Manage rich content with Radiant page parts
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Page Parts

Page Parts enhances the basic PagePart model by allowing you to store any content -- not just strings -- in page parts. You can also create new types of page parts with custom behavior and use them to manage complex objects like associations and file uploads. Anything you can do with ActiveRecord and a form builder, you can do with Page Parts.

Basic Usage

Out of the box, Page Parts gives you a few simple part types to work with. These correspond to native DB storage types: strings, integers, booleans, and datetimes. After installing Page Parts, whenever you add a new part to a page you'll be prompted to select the type.

The basic types are useful for storing simple values and using them to intelligently query your Pages. For example, you might add a boolean or a datetime and use that value to filter a page's children.

Radius tags

New Radius tags are included for working with the basic part types. Full references are available on the page editing screen, but these additional tags are available:

  • if_bool
  • unless_bool
  • if_earlier
  • if_later
  • if_greater
  • if_less
  • if_equal
  • unless_equal

The standard date tag is also extended to accept the name of any datetime page part:

<r:date for="datetime page part name" [format="%A, %B %d, %Y"] />

Creating new parts

You can add your own parts if you want to extend the behavior of one of the basic types. You can set the column type in which your Part subclass should store its content with the PagePart.content method:

class TrueFalsePagePart < PagePart
  content :boolean

Valid arguments to PagePart.content are :integer, :string, :boolean, and :datetime.

And you can tell the part how to render its content with the PagePart#render_content method:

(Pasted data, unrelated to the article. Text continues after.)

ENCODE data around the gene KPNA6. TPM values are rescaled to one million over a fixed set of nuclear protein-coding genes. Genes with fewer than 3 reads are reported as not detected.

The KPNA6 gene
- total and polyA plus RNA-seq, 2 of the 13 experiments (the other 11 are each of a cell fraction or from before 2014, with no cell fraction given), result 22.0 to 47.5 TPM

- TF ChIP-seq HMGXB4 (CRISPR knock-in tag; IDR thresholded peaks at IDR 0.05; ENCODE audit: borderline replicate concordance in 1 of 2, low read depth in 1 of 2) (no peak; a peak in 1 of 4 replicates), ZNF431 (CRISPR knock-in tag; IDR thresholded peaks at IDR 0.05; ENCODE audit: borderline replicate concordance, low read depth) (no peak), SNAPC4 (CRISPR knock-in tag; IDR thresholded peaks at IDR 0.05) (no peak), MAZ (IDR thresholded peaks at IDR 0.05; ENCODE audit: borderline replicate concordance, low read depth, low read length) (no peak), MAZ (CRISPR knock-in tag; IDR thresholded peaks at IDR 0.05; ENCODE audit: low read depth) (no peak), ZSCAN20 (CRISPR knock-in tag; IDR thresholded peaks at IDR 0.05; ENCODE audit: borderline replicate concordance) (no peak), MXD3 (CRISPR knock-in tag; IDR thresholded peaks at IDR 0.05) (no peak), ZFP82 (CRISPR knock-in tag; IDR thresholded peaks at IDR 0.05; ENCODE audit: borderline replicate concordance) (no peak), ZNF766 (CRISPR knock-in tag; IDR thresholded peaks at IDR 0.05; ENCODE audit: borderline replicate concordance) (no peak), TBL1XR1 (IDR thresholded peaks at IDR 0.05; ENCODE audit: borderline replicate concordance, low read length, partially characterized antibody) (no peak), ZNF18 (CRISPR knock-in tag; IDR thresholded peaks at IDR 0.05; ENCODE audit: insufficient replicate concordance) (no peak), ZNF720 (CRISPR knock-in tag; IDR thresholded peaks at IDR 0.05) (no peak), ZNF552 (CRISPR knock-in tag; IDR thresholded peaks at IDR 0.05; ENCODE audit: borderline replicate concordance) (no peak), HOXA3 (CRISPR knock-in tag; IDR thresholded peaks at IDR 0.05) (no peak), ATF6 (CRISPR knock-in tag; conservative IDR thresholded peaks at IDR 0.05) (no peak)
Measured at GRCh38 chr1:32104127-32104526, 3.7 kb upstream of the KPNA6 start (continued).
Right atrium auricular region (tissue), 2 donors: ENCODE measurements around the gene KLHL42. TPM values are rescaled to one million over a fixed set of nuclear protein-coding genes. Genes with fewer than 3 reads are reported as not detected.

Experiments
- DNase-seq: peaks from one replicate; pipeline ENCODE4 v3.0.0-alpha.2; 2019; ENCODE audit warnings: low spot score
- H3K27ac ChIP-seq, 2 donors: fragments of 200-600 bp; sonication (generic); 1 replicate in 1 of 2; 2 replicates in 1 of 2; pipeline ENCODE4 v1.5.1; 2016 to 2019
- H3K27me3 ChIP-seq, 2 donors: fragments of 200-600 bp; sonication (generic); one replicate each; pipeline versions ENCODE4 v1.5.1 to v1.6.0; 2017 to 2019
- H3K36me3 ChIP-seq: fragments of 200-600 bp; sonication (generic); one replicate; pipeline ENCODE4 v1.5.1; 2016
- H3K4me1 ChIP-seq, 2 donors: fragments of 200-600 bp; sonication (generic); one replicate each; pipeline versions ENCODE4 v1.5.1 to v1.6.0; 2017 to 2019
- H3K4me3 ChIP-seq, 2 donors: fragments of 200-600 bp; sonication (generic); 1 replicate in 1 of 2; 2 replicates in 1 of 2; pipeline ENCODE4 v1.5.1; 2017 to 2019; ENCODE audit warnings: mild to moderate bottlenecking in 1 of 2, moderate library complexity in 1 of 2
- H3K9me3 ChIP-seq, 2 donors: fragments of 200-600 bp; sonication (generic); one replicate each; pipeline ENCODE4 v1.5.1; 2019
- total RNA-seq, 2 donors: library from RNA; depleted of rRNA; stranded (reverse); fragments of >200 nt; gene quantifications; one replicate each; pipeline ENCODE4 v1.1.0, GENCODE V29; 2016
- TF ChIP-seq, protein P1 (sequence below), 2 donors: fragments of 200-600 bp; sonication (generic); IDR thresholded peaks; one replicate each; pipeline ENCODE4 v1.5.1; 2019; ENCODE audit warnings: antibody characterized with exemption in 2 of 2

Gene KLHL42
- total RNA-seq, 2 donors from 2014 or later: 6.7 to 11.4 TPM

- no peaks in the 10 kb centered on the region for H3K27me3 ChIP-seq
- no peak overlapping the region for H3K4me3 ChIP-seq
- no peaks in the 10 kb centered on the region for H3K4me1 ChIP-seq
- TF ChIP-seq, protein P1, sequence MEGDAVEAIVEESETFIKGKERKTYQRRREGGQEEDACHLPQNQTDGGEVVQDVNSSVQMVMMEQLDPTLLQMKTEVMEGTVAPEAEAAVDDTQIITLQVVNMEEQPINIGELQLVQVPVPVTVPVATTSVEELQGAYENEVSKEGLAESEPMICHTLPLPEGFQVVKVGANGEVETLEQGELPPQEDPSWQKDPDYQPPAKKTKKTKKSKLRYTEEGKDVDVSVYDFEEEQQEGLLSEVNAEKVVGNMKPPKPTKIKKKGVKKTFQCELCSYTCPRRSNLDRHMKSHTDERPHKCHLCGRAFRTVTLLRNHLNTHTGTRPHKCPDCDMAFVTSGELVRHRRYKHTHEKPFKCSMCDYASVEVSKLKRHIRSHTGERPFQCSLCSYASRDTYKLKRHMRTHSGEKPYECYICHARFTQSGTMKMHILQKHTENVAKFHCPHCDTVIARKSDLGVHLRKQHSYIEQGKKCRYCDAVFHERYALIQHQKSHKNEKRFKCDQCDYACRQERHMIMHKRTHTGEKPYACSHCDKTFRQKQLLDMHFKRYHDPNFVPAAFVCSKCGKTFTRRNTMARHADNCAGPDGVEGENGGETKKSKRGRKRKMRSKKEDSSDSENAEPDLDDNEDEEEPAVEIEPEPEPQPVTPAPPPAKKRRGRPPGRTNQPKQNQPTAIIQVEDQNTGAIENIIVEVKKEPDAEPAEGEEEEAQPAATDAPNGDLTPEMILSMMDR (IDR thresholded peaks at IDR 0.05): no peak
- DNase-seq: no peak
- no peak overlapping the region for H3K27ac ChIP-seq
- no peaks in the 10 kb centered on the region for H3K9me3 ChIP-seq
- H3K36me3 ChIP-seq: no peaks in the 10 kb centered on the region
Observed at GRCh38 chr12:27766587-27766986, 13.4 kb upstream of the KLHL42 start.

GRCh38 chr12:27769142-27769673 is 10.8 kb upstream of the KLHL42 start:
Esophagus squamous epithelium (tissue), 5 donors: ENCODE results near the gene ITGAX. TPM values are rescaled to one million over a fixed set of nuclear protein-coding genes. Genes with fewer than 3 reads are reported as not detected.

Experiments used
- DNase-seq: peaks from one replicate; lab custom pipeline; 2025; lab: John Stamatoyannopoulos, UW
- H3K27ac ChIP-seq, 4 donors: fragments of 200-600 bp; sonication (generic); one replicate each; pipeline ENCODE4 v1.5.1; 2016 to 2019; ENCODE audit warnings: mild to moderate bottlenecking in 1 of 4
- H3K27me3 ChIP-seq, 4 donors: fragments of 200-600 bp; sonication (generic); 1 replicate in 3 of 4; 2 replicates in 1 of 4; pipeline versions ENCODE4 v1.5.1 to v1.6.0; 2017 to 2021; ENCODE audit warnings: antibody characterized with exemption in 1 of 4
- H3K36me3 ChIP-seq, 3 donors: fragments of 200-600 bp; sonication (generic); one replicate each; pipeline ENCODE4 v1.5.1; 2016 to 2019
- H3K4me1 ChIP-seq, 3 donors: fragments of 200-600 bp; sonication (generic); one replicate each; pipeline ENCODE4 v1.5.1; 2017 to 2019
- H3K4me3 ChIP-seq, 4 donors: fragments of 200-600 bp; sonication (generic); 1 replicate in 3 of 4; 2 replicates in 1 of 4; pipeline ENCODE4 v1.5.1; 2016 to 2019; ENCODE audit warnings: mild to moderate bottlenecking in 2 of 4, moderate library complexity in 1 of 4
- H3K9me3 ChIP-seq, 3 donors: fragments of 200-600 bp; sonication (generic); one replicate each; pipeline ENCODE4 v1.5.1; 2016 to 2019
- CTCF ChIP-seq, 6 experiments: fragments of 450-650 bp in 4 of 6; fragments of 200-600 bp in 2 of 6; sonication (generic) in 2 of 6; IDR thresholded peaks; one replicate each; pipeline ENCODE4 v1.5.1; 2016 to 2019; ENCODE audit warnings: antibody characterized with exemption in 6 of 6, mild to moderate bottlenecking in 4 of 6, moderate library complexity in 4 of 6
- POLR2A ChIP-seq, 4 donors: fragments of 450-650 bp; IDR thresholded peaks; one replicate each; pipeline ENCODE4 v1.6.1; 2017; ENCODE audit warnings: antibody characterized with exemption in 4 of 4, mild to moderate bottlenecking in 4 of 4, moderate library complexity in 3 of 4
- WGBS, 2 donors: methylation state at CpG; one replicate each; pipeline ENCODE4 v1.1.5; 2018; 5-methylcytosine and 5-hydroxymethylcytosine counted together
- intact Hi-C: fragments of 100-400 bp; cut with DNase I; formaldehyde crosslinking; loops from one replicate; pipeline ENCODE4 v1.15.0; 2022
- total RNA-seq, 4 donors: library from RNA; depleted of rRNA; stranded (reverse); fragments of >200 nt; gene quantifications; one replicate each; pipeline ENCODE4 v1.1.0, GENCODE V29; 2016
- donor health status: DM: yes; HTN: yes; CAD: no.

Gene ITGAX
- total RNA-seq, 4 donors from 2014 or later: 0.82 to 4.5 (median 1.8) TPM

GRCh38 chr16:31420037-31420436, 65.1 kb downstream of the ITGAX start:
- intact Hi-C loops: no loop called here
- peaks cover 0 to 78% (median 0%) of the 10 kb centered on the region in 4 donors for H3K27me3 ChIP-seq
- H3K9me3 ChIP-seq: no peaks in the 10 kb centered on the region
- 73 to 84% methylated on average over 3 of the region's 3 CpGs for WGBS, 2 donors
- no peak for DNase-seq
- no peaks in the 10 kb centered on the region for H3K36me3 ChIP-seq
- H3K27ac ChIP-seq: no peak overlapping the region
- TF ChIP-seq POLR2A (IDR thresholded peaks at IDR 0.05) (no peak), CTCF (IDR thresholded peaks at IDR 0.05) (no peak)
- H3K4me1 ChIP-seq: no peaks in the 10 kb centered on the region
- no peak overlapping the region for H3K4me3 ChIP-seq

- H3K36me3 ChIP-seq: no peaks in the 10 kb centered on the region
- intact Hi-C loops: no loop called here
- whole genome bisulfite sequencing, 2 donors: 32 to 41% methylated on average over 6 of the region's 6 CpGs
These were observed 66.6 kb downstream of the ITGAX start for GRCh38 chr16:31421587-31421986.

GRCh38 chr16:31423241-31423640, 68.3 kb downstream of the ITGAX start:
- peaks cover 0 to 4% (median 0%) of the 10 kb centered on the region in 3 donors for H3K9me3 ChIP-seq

class ReversedPagePart < PagePart
  def render_content

PagePart#render_content is useful if you need to interpret the part's value before outputting it with a tag like <r:content>.

Each type of page part needs its own subclass and a partial view. The partial is used to render the part's form element when editing a page. If a part doesn't need to display the filter list and reference (i.e. it's not text) you can turn off the filter and reference display:

class NumericPagePart < PagePart
  content :integer
  show_filters false

See this extension's /app/models and /app/views/admin/page_parts directories for examples of basic part & view definitions.

If your parts are part of an extension, the parts can be stored in app/models and the view partials in app/views/admin/page_parts. If you don't want to create an extension just to hold some custom parts, you can put the parts in RAILS_ROOT/app/models and the view partials in RAILS_ROOT/app/views/admin/page_parts.

Advanced Usage

The basic types are nice, but the real power of Page Parts is in its ability to extend the PagePart model. Advanced parts can manage complex objects or add arbitrary elements to your page editing forms. Some things you can do by creating your own advanced parts:

  • Add file uploads
  • Manage associations directly on the Page instance
  • Add nested attributes to the Page form
  • Provide a form-based interface for creating Radius tags
  • Serialize arbitrary data to the database

There are functional examples for each of these in the /examples folder to get you started. You should read through all of them to get an idea of what's possible with Page Parts!